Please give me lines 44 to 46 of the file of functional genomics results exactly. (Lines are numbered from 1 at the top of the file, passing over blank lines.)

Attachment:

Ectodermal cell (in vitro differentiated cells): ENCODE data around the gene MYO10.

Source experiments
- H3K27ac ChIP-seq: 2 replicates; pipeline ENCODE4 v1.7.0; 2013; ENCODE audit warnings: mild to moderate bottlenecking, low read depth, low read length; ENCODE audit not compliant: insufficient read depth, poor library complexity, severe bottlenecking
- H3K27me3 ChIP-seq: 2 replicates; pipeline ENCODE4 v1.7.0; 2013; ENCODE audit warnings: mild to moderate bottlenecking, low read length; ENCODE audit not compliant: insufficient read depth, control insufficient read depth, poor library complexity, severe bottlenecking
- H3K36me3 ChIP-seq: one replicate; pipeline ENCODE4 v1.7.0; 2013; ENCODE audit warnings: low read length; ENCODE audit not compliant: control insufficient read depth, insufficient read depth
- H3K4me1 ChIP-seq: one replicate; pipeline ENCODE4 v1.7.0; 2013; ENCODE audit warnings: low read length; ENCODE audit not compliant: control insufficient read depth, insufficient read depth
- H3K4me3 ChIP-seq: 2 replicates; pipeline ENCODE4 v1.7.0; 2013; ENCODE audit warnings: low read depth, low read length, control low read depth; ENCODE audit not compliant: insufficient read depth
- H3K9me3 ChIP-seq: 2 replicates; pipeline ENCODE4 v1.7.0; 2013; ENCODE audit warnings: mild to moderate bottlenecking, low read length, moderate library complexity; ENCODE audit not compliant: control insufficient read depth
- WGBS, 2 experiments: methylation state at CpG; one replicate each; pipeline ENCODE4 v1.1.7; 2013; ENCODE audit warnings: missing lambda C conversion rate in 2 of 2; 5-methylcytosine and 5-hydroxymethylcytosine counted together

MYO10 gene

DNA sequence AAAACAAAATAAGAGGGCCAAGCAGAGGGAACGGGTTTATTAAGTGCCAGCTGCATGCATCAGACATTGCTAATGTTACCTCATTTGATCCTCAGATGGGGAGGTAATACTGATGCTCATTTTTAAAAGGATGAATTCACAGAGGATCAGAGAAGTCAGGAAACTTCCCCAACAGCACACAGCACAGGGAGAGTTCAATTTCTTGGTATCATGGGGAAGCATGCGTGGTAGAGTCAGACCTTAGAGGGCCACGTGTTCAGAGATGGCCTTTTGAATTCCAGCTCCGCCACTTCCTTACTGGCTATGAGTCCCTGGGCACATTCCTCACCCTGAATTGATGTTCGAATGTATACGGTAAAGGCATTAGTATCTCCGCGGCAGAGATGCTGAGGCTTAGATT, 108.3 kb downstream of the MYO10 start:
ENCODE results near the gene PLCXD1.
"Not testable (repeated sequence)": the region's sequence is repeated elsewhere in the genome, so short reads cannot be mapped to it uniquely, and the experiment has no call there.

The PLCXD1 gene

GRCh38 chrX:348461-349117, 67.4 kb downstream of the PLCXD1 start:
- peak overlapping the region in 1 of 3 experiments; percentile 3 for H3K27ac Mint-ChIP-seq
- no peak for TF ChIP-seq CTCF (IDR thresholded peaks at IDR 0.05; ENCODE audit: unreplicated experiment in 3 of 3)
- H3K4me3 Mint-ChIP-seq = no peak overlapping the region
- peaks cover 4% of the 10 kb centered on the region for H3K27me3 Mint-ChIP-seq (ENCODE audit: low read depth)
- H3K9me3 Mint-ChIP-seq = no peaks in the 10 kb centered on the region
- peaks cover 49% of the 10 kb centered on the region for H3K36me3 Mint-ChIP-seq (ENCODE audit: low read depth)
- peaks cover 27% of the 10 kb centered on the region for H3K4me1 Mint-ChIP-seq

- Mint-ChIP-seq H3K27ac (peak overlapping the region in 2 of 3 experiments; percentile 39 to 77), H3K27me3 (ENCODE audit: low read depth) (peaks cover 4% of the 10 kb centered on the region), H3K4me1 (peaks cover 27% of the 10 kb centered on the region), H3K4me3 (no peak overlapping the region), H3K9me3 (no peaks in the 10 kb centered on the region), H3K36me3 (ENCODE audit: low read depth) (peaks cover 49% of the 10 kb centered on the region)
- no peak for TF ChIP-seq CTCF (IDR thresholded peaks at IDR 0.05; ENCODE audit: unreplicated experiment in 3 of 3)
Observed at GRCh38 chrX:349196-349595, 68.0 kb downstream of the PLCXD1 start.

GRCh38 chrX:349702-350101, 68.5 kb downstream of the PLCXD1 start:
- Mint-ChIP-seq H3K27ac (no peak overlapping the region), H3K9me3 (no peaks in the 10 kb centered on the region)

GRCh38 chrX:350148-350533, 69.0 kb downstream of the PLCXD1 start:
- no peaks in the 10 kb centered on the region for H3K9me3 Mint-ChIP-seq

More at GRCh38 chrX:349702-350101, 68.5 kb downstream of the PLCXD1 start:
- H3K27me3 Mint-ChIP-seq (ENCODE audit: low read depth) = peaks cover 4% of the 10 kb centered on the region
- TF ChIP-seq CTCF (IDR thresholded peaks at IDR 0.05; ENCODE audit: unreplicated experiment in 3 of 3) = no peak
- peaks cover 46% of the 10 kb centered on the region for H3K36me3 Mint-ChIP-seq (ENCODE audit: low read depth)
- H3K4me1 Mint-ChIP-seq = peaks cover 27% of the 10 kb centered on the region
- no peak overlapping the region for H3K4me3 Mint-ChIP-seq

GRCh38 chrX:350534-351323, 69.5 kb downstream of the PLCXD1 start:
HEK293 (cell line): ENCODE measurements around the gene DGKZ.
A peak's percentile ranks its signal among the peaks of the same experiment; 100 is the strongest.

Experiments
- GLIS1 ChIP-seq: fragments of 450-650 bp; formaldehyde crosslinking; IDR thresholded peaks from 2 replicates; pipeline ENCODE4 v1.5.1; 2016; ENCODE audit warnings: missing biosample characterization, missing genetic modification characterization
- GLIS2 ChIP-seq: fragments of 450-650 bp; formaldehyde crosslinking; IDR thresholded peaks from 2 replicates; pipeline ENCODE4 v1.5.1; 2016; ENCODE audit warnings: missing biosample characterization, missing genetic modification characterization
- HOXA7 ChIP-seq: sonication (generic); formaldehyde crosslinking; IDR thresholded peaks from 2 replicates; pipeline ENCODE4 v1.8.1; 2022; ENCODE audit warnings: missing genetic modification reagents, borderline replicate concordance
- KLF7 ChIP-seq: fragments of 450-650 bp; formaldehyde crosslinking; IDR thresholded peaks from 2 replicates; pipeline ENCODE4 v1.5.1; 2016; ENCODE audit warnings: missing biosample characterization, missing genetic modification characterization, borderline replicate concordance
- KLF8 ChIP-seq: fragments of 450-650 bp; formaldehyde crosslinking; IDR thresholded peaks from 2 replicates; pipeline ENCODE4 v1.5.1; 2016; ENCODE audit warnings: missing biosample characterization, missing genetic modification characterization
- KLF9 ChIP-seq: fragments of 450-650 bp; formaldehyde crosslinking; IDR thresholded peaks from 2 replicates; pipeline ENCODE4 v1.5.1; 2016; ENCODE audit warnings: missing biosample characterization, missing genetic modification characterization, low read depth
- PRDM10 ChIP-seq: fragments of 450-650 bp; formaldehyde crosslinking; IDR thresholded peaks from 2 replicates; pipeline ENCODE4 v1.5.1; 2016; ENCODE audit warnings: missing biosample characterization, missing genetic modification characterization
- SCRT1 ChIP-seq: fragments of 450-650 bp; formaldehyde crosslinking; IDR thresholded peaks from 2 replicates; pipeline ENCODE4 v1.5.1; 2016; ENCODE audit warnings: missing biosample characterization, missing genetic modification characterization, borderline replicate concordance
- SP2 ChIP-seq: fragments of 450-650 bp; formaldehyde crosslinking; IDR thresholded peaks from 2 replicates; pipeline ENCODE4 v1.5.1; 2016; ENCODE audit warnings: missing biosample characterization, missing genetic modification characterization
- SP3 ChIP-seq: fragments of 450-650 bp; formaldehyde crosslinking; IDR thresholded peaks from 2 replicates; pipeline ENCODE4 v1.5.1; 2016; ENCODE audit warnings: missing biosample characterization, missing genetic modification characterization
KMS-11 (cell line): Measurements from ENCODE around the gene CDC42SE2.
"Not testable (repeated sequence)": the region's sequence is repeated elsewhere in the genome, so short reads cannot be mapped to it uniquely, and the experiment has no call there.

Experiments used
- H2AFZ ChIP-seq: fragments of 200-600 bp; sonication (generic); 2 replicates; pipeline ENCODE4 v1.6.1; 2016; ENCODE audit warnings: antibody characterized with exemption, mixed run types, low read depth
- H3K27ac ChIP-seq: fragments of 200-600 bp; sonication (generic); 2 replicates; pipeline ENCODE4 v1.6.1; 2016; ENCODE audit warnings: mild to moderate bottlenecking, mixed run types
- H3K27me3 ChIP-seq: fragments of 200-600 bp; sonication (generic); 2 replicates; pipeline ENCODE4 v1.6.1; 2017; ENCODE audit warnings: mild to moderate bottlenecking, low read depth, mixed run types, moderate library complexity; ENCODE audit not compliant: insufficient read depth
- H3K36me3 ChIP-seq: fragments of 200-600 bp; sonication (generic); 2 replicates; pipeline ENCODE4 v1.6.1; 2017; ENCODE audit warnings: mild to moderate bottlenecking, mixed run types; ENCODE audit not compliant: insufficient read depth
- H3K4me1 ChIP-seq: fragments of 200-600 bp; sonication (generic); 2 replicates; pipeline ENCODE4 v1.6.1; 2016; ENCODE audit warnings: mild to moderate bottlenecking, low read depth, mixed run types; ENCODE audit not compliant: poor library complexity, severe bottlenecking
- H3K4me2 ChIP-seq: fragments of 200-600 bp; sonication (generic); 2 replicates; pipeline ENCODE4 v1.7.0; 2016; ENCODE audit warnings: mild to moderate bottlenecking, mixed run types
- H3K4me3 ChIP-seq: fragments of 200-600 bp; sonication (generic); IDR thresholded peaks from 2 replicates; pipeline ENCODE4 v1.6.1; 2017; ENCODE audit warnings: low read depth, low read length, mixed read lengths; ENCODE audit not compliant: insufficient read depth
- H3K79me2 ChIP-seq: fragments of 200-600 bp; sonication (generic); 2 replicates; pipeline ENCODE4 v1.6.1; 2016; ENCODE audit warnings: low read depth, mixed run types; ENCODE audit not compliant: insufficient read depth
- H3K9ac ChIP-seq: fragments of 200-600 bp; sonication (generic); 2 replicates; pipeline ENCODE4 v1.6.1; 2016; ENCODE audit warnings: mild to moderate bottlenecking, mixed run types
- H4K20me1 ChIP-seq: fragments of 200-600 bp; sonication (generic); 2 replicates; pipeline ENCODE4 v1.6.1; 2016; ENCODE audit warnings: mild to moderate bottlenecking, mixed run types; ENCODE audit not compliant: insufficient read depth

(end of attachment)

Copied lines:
- KLF8 ChIP-seq: fragments of 450-650 bp; formaldehyde crosslinking; IDR thresholded peaks from 2 replicates; pipeline ENCODE4 v1.5.1; 2016; ENCODE audit warnings: missing biosample characterization, missing genetic modification characterization
- KLF9 ChIP-seq: fragments of 450-650 bp; formaldehyde crosslinking; IDR thresholded peaks from 2 replicates; pipeline ENCODE4 v1.5.1; 2016; ENCODE audit warnings: missing biosample characterization, missing genetic modification characterization, low read depth
- PRDM10 ChIP-seq: fragments of 450-650 bp; formaldehyde crosslinking; IDR thresholded peaks from 2 replicates; pipeline ENCODE4 v1.5.1; 2016; ENCODE audit warnings: missing biosample characterization, missing genetic modification characterization